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analogy

[ uh-nal-uh-jee ]
/ əˈnæl ə dʒi /
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See synonyms for: analogy / analogies on Thesaurus.com

noun, plural a·nal·o·gies.
a similarity between like features of two things, on which a comparison may be based: the analogy between the heart and a pump.
similarity or comparability: I see no analogy between your problem and mine.
Biology. an analogous relationship.
Linguistics.
  1. the process by which words or phrases are created or re-formed according to existing patterns in the language, as when shoon was re-formed as shoes, when -ize is added to nouns like winter to form verbs, or when a child says foots for feet.
  2. a form resulting from such a process.
Logic. a form of reasoning in which one thing is inferred to be similar to another thing in a certain respect, on the basis of the known similarity between the things in other respects.
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Origin of analogy

1530–40; <Latin analogia<Greek. See analogous, -y3
Dictionary.com Unabridged Based on the Random House Unabridged Dictionary, © Random House, Inc. 2021

MORE ABOUT ANALOGY

What is an analogy?

An analogy is a comparison made to show how two different things are similar, especially in limited ways.

An analogy is a technique frequently used in literature to explain something by comparing it to something else (a literary device). There are several types of analogies you can make.

A simile directly compares two seemingly unrelated things and then explains what the two items have in common to make a point. Similes often use like or as to make the comparison, as in Life is like a box of chocolates, you never know what you’re going to get. The analogy says that life, like an unlabeled box of chocolates, is mysterious and full of both pleasant and unpleasant surprises.

A metaphor indirectly compares two things, as in He was a wolf among sheep in the boardroom, taking command instantly. Instead of the analogy saying the corporate executive was like a ferocious predator, it says he is a ferocious predator. The analogy makes the point that the man was aggressive and dominated the other people in the room.

Analogies are complex and often rely on a reader or listener using logic to figure out what connection the user of the analogy is making.

In other areas of study, such as math and science, analogies are used to infer, or to figure out through reason and logic, unknown information. For example, if you know how A is similar to B and how B is similar to C, using reason you can determine how A is similar to C.

Why are analogies important?

The first records of analogy come from around 1530. It ultimately comes from the Greek word análogos, meaning “proportionate.” An analogy is comparing two proportional, or relative, things.

Analogies are a common literary device used to enrich writing. The great William Shakespeare used many analogies in his work, such as this one from Romeo and Juliet:

What’s in a name? That which we call a rose
By any other word would smell as sweet.
So Romeo would, were he not Romeo called.

Juliet is using an analogy that compares Romeo to a rose to explain that she would love Romeo no matter what his last name was.

Did you know ... ?

Many standardized tests use simple analogies to see how well a person can use logic and reasoning to draw comparisons. These are often written A:B::X:Y, as in kitten:cat::puppy:___. To correctly answer the question, you must figure out the relationship between a kitten and a cat (a kitten is a baby cat) and a kitten and a puppy (a kitten and puppy are both baby animals) to determine what you should put in the blank (dog).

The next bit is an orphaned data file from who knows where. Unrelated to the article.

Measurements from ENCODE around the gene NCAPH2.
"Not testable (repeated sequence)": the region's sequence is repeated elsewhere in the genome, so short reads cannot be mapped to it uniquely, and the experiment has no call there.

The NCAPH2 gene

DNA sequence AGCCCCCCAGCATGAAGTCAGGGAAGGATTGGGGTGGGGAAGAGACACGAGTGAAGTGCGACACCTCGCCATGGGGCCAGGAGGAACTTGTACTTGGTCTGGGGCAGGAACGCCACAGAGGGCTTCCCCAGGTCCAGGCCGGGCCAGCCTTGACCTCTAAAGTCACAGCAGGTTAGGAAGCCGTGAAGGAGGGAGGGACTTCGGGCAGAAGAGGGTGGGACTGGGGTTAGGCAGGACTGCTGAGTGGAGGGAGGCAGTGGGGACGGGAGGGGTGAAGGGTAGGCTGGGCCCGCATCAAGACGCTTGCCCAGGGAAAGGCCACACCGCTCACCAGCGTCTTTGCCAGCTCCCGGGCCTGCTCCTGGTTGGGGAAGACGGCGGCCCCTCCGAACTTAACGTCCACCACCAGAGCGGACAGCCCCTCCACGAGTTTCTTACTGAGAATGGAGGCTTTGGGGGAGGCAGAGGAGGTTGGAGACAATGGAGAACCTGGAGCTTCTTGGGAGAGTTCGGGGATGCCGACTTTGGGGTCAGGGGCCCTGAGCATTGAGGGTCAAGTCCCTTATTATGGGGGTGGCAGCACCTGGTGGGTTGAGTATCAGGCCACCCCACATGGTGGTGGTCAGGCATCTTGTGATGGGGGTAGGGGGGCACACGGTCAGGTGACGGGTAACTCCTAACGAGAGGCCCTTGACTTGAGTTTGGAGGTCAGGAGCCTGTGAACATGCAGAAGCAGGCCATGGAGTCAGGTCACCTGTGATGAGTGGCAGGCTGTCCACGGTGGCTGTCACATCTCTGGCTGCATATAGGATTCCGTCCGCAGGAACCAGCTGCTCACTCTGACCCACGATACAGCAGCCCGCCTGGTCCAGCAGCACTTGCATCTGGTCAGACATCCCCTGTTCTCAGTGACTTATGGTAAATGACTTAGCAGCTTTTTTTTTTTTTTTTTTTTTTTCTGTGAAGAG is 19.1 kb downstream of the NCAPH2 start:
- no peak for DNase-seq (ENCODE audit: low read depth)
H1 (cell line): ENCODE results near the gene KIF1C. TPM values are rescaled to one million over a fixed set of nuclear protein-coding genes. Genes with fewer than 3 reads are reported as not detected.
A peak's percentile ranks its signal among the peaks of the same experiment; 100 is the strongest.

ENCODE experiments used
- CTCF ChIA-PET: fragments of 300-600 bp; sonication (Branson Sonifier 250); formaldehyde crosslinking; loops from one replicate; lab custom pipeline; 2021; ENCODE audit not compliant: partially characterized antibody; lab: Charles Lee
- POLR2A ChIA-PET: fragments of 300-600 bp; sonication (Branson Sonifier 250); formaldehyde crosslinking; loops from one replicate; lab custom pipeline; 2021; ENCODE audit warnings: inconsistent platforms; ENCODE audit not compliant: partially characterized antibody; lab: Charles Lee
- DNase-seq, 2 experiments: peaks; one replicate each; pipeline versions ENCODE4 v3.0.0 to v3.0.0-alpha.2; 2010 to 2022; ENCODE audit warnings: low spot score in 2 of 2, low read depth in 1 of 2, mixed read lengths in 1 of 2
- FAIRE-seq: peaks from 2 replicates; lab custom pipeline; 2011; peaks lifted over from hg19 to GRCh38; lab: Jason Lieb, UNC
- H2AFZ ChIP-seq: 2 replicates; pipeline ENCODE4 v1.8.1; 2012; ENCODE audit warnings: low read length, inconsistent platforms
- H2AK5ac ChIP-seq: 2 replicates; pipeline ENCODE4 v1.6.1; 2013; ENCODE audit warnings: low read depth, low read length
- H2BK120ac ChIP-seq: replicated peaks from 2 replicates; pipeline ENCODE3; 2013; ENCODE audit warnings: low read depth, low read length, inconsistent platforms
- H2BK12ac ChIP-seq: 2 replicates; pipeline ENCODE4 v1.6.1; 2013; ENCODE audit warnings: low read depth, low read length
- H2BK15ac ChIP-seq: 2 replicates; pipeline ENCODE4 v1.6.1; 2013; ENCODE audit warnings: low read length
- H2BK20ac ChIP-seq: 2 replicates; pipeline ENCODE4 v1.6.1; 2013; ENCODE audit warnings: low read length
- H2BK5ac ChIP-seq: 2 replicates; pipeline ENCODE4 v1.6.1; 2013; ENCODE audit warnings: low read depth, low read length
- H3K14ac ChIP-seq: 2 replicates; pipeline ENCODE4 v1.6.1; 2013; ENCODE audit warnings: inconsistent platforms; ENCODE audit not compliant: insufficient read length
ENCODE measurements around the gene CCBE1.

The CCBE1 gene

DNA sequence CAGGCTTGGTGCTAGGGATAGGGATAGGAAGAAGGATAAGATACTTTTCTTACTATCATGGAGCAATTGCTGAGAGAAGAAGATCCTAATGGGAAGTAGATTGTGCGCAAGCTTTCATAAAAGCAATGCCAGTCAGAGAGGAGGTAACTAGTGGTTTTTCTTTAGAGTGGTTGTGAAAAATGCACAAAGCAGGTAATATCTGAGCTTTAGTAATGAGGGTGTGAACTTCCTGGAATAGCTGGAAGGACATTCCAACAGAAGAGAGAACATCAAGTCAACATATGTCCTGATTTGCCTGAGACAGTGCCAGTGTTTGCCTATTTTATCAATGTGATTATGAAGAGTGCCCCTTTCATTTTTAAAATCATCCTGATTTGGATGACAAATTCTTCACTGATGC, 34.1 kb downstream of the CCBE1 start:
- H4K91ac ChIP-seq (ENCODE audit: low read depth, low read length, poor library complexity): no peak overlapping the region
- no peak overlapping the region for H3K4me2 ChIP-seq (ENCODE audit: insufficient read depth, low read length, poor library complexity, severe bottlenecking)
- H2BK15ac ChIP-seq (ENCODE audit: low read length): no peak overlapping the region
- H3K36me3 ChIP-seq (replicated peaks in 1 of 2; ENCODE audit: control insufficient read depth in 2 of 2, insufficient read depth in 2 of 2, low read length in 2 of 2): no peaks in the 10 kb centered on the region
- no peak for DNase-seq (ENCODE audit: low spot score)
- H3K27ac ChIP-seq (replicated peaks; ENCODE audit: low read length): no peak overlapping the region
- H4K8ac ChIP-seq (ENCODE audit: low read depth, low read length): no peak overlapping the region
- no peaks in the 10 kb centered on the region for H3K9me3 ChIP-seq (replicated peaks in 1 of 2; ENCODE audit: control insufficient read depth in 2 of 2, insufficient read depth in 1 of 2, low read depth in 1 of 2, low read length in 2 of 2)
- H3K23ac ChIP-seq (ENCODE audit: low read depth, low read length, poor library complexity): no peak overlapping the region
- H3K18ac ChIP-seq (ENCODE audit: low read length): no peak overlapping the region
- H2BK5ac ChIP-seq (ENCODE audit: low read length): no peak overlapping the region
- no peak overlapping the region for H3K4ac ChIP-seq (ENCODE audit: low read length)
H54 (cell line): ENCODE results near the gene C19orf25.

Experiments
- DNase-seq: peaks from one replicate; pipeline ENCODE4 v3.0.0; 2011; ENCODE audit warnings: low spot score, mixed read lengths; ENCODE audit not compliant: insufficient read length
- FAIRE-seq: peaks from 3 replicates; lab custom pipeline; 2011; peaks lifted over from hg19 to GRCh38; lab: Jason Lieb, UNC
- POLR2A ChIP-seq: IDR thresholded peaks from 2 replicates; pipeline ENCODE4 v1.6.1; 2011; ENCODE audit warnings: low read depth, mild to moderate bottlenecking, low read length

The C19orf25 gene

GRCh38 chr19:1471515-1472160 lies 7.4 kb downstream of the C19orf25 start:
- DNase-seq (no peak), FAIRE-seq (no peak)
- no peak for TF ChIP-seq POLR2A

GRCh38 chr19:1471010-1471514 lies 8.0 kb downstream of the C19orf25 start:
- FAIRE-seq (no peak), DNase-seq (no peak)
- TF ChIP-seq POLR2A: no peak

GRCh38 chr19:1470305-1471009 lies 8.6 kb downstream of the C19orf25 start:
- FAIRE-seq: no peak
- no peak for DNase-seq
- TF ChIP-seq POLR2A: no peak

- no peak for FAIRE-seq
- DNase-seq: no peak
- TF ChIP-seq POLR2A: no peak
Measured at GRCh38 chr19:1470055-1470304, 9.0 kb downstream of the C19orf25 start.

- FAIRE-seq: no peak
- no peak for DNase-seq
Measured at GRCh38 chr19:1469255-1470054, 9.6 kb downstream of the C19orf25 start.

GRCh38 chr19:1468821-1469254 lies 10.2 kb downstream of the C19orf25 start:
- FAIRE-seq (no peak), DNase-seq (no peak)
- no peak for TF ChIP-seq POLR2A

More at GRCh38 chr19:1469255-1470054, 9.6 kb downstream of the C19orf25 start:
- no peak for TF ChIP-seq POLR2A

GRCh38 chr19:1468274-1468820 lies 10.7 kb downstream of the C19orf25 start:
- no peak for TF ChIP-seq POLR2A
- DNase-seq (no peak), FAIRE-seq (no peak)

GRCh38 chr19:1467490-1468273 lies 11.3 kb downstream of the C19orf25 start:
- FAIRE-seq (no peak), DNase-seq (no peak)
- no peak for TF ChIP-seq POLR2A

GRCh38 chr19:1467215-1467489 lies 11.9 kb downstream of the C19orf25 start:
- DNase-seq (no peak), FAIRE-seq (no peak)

What are real-life examples of analogies?

This clip shows the movie character Shrek attempting to explain the complexity of ogres using an analogy:

Many of our favorite works of entertainment use analogies, and we sometimes use them ourselves.

What other words are related to analogy?

Quiz yourself!

True or False?

An analogy contrasts two similar things by pointing out their differences.

How to use analogy in a sentence

British Dictionary definitions for analogy

analogy
/ (əˈnælədʒɪ) /

noun plural -gies
agreement or similarity, esp in a certain limited number of features or details
a comparison made to show such a similarityto draw an analogy between an atom and the solar system
biology the relationship between analogous organs or parts
logic maths a form of reasoning in which a similarity between two or more things is inferred from a known similarity between them in other respects
linguistics imitation of existing models or regular patterns in the formation of words, inflections, etca child may use ``sheeps'' as the plural of ``sheep'' by analogy with ``dog'', ``dogs'', ``cat'', ``cats'', etc

Derived forms of analogy

analogical (ˌænəˈlɒdʒɪkəl) or analogic, adjectiveanalogically, adverbanalogist, noun

Word Origin for analogy

C16: from Greek analogia ratio, correspondence, from analogos analogous
Collins English Dictionary - Complete & Unabridged 2012 Digital Edition © William Collins Sons & Co. Ltd. 1979, 1986 © HarperCollins Publishers 1998, 2000, 2003, 2005, 2006, 2007, 2009, 2012

Cultural definitions for analogy

analogy
[ (uh-nal-uh-jee) ]

A comparison of two different things that are alike in some way (see metaphor and simile). An analogy attributed to Samuel Johnson is: “Dictionaries are like watches; the worst is better than none, and the best cannot be expected to go quite true.”

The New Dictionary of Cultural Literacy, Third Edition Copyright © 2005 by Houghton Mifflin Harcourt Publishing Company. Published by Houghton Mifflin Harcourt Publishing Company. All rights reserved.
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